Then there was the greatest fish and chip shop in the world PESCIES. Decorated in true Italian style of painted scenes of the blue waters and gondolas of Venice with beautiful wood booths with frosted glass scenes and marble topped tables, tea and bread served with every sit down meal. I'm salivating now just thinking of Rock eel and chips with a big old pickled onion mmm. So being a lad an all. I go in one day and say "Hey I wanna buy some of you fish ana chips and a bigga de onion Ok?". To wit a very large man of unknown genealogical species leans over the counter and says "Are you making da fun ofa me eh?". I say "No, it's notta me?" and then smack he hit me in the ear'ole and told me to bugger off.
Back to reality cos next to them was the Copper Shop, Barking's very own CID division and Police Station all foreboding with its steep steps and heavy doors and obligatory Blue Light (open all hours) and the nasty looking trunctions, "Allo, Allo, Allo what's going on 'eer then?". "Sorry sergeant it won't happen again", then with a smack in the ear'ole you were on your way. I can still see the first Panda car, remember those? The little pale blue and white Morris Minors with the flashing nick nick light on top. God that light moved faster than the car. My gran could run faster than that thing. But funnier still was the image I still carry of what seemed like a 7' constable with his helmet on getting out of one on East Street at night by the Capitol, how bleedin' embarrassing is that, I said to him. My ear still hurts.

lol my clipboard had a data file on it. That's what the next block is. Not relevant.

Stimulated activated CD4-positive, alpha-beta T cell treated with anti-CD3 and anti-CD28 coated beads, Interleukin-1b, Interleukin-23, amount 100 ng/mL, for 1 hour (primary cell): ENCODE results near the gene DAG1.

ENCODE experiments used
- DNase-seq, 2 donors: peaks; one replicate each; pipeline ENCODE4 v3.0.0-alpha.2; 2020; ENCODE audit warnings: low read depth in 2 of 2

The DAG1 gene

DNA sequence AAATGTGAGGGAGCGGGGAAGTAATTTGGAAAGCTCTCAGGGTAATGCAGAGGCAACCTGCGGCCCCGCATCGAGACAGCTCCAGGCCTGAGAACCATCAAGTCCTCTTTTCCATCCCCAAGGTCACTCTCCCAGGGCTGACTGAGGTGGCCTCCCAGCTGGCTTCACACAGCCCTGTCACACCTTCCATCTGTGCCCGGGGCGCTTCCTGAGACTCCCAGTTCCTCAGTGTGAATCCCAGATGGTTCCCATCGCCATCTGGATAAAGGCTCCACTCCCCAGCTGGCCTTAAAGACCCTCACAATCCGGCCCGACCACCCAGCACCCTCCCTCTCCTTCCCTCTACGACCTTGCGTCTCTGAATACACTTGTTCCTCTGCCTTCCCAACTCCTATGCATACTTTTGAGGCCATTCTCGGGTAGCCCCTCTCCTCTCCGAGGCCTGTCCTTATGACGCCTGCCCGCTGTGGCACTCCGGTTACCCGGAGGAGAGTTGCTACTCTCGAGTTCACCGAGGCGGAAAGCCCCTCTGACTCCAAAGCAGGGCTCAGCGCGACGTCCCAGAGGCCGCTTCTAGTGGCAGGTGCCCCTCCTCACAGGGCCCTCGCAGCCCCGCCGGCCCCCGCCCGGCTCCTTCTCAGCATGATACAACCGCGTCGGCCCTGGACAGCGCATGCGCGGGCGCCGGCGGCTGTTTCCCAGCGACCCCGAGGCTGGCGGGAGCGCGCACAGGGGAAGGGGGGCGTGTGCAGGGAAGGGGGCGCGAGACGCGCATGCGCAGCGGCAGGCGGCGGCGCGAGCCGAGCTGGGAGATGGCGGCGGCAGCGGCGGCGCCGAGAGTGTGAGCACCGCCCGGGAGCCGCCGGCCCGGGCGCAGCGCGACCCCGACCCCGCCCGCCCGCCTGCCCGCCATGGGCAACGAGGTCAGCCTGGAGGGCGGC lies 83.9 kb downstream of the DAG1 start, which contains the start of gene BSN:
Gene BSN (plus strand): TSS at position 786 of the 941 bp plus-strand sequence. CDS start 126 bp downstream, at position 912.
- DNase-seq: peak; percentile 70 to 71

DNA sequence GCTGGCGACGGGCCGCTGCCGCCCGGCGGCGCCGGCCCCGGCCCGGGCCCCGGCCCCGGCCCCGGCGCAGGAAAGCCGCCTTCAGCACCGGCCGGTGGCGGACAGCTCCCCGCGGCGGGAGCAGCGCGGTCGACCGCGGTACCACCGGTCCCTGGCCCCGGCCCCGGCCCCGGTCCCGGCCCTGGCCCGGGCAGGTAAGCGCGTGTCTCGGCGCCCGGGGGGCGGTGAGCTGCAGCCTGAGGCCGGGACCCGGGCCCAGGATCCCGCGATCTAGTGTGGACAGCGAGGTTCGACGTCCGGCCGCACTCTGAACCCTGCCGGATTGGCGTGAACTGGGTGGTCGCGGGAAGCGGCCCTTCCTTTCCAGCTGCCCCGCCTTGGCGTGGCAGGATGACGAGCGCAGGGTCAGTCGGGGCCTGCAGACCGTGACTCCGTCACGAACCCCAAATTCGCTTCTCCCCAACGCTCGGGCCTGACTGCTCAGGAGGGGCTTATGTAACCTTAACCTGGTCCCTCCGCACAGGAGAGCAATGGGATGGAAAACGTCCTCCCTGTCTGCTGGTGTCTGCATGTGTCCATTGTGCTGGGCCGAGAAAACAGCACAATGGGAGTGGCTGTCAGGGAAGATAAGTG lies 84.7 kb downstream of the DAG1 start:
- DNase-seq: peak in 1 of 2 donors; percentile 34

Then a couple of other shops and then Boots the Chemist on the corner it was still a bombed out building with a clock tower for years before Boots took it over (they used to be on East Street next to Kilwicks) Go round the corner and there was a men's wear shop, the Kilwicks furniture shop with signs in the window "Get this 3 piece suite for 10 guineas". I only had one but they turned me away cos it was dead. Well at 7 a guinea is a pet who knew! And then there was Sainsbury's where mum would get fresh patted butter to order, it was fun watching the girls pat the big lumps of butter with wooden paddles from the wooden churn in to 1lb squares and one of the butcher ladies would always give me and my sister - wait for it! - a raw sausage each and we would stand outside the shop bite the end off and see who could suck out all the meat first. Jeezus you could never do that today. But did we suffer any dire problems from eating raw pork no not a once.
Then we come to covered market number 2 a very large one as well. There was a small sweet shop to the right in front of you at the entrance that sold all the cheap stuff like flying saucers, sherbet dibs and a main stay the threpenny Jubilee or Jamboree bags full of teeth destroying sugar sweets and a prize. But well worth a trip to Dr. Death the Dentist when the cavities showed up. There was a fish monger, a cobbler, a comic shop, a baker that had barrels and barrels of stale broken biscuits for a farthing a bag; I kept wondering who broke all those biscuits. That's a good job for me I thought, Biscuit Breaker to the Queen. The lady there liked me and one day she winked at me. I think I was about 6, so I winked back and she yelled at me mum saying I was too fresh and mum smacked me round the earol and we left oh well. Farewell my love. Clothes, pots and pans, records anything you wanted was in that market. It was a great place to wander around in.
A memory shared byon Mar 15th, 2010.
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